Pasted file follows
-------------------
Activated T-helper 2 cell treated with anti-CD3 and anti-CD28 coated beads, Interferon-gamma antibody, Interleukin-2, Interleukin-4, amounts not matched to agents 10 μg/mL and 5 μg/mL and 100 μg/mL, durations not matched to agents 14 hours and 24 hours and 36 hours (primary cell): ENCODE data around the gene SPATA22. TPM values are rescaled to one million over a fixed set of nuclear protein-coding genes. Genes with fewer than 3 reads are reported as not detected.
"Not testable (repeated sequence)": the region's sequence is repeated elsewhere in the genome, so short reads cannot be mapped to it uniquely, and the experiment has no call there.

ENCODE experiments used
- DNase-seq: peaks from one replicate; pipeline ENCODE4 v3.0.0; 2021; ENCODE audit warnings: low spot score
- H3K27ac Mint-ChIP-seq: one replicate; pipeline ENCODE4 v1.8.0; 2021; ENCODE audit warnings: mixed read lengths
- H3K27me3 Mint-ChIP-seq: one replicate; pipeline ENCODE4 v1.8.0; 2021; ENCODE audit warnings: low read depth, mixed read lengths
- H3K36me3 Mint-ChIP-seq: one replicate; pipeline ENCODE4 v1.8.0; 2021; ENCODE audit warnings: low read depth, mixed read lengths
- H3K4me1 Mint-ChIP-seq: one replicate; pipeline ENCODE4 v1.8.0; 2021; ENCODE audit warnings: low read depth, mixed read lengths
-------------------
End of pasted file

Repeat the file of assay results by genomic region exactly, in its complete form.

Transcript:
Activated T-helper 2 cell treated with anti-CD3 and anti-CD28 coated beads, Interferon-gamma antibody, Interleukin-2, Interleukin-4, amounts not matched to agents 10 μg/mL and 5 μg/mL and 100 μg/mL, durations not matched to agents 14 hours and 24 hours and 36 hours (primary cell): ENCODE data around the gene SPATA22. TPM values are rescaled to one million over a fixed set of nuclear protein-coding genes. Genes with fewer than 3 reads are reported as not detected.
"Not testable (repeated sequence)": the region's sequence is repeated elsewhere in the genome, so short reads cannot be mapped to it uniquely, and the experiment has no call there.

ENCODE experiments used
- DNase-seq: peaks from one replicate; pipeline ENCODE4 v3.0.0; 2021; ENCODE audit warnings: low spot score
- H3K27ac Mint-ChIP-seq: one replicate; pipeline ENCODE4 v1.8.0; 2021; ENCODE audit warnings: mixed read lengths
- H3K27me3 Mint-ChIP-seq: one replicate; pipeline ENCODE4 v1.8.0; 2021; ENCODE audit warnings: low read depth, mixed read lengths
- H3K36me3 Mint-ChIP-seq: one replicate; pipeline ENCODE4 v1.8.0; 2021; ENCODE audit warnings: low read depth, mixed read lengths
- H3K4me1 Mint-ChIP-seq: one replicate; pipeline ENCODE4 v1.8.0; 2021; ENCODE audit warnings: low read depth, mixed read lengths